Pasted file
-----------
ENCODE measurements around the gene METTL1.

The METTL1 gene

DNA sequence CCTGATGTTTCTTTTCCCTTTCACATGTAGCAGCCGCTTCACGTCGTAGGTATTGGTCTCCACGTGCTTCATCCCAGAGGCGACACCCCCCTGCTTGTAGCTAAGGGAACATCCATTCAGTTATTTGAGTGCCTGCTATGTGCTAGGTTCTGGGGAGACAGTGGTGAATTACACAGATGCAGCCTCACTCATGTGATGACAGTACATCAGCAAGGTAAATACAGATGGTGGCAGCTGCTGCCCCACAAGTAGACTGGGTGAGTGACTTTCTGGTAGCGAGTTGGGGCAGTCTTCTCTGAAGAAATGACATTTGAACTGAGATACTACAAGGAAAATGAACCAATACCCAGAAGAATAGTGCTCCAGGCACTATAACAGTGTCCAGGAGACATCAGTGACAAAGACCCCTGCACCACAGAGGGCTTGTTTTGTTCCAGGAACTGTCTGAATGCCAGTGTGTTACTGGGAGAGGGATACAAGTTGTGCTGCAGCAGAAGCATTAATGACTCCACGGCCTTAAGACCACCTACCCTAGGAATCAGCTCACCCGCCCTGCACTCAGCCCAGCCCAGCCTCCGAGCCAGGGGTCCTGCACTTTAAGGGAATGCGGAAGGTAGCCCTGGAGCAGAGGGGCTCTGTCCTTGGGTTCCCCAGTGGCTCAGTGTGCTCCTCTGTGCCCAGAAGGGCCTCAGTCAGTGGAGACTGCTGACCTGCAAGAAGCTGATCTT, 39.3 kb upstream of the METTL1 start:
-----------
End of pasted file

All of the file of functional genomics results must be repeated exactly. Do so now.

ENCODE measurements around the gene METTL1.

The METTL1 gene

DNA sequence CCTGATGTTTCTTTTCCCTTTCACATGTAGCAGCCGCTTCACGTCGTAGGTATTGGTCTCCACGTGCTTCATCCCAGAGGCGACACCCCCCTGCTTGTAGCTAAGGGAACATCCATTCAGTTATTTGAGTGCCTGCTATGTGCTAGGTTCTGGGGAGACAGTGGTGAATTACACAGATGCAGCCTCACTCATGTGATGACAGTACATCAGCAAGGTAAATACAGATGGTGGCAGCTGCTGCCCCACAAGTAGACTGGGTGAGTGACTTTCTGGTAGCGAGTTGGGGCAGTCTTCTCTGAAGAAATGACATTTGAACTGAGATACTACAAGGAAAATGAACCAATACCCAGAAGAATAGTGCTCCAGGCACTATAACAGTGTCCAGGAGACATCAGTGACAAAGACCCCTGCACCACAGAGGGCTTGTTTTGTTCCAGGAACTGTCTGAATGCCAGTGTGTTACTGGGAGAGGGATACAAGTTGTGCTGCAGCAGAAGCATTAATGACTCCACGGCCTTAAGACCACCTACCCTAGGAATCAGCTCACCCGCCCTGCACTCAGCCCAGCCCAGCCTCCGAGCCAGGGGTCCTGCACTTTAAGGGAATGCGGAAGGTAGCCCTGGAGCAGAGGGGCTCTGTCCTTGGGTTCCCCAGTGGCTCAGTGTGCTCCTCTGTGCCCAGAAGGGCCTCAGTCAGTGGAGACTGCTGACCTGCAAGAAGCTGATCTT, 39.3 kb upstream of the METTL1 start: